Project Ara market pilot coming to Puerto Rico this year

The last few weeks have seen a flurry of newly invigorated Project Ara activity, the Google ATAP effort to create a modular smartphone hardware platform. We heard about the new Spiral 2 system design, the sort of SoC options that would ultimately arrive, and Google’s plans for the next Ara dev conferences. Those get started today, and the first of these conferences is off to a big start, as Google lays out its plans for the continuing evolution of Ara and the first push to get the phone out into the wild for a market pilot program.

The good news: Ara is arriving, and Google intends to get sales started later this year. The bad: you may not have a shot at it unless you’re living in Puerto Rico. That’s the market Google’s selected for its pilot, where it intends to gather a lot of new data about how this modular concept succeeds and where it might need some work. The company’s not talking a lot about pricing just yet, but it has revealed a bit about the sort of options we’ll see: expect these first phones to support ten different module types, with about two or three choices available for each kind.

As this is an unusual device to drop on a user base unfamiliar with modular phones, Google has a lot of local carrier help lined up, and also intends to employ roving “food trucks” that will instead introduce shoppers to Ara and all its options.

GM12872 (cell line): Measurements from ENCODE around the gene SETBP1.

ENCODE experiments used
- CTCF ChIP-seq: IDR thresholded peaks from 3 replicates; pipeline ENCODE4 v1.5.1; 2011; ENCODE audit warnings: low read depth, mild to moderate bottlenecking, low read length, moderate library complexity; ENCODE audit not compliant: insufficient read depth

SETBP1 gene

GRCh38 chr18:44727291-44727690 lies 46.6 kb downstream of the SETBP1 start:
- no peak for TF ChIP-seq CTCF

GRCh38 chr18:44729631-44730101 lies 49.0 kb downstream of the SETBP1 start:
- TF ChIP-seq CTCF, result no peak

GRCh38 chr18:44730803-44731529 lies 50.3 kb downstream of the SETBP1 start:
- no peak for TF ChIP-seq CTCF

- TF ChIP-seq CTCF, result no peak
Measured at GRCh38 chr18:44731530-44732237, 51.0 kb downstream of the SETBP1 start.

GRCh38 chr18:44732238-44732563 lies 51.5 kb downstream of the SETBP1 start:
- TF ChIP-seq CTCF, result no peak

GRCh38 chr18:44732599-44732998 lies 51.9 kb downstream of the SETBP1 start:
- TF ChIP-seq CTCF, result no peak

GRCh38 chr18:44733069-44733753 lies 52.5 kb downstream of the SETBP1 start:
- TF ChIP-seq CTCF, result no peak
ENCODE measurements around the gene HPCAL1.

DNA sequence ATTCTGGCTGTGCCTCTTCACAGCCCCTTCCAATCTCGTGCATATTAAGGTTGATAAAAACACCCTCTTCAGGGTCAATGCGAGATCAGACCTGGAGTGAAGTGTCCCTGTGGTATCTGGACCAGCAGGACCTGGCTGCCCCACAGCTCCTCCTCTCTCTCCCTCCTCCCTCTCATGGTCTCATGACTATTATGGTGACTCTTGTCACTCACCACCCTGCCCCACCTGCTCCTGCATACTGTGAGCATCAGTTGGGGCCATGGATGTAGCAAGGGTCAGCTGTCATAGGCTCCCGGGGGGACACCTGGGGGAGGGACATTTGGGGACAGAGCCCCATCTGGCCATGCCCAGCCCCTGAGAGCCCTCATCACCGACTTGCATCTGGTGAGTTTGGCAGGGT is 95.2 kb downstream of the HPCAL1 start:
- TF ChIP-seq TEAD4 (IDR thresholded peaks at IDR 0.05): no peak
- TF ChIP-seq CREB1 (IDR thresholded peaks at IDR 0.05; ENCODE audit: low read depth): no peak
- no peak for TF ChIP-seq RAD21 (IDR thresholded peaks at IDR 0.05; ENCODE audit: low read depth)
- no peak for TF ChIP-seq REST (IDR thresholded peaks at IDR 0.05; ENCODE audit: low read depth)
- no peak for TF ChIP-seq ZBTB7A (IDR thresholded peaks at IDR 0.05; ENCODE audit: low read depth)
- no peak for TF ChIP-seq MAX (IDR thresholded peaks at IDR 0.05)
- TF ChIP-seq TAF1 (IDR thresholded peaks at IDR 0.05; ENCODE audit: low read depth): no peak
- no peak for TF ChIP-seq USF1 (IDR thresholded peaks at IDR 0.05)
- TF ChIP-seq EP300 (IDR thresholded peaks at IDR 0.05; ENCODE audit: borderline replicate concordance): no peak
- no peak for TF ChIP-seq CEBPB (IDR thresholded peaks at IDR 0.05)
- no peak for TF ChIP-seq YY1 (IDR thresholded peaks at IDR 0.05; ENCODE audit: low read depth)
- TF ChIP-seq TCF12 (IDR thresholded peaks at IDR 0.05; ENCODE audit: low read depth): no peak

The hardware we know now will improve before this market test gets started, and Google’s Ara roadmap contains another step or so between here and that commercial hardware. Next quarter should see the arrival of the Spiral 3 design, which will improve robustness, add LTE support, and deliver the wireless inter-module communication we heard mentioned last month. Even further tweaks will happen before Puerto Rico gets a crack at sales; check out the chart below for details.


Source: Google ATAP

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Stephen Schenck
Stephen has been writing about electronics since 2008, which only serves to frustrate him that he waited so long to combine his love of gadgets and his degree in writing. In his spare time, he collects console and arcade game hardware, is a motorcycle enthusiast, and enjoys trapping blue crabs. Stephen's first mobile device was a 624 MHz Dell Axim X30, which he's convinced is still a viable platform. Stephen longs for a market where phones are sold independently of service, and bandwidth is cheap and plentiful; he's not holding his breath. In the meantime, he devours smartphone news and tries to sort out the juicy bits Read more about Stephen Schenck!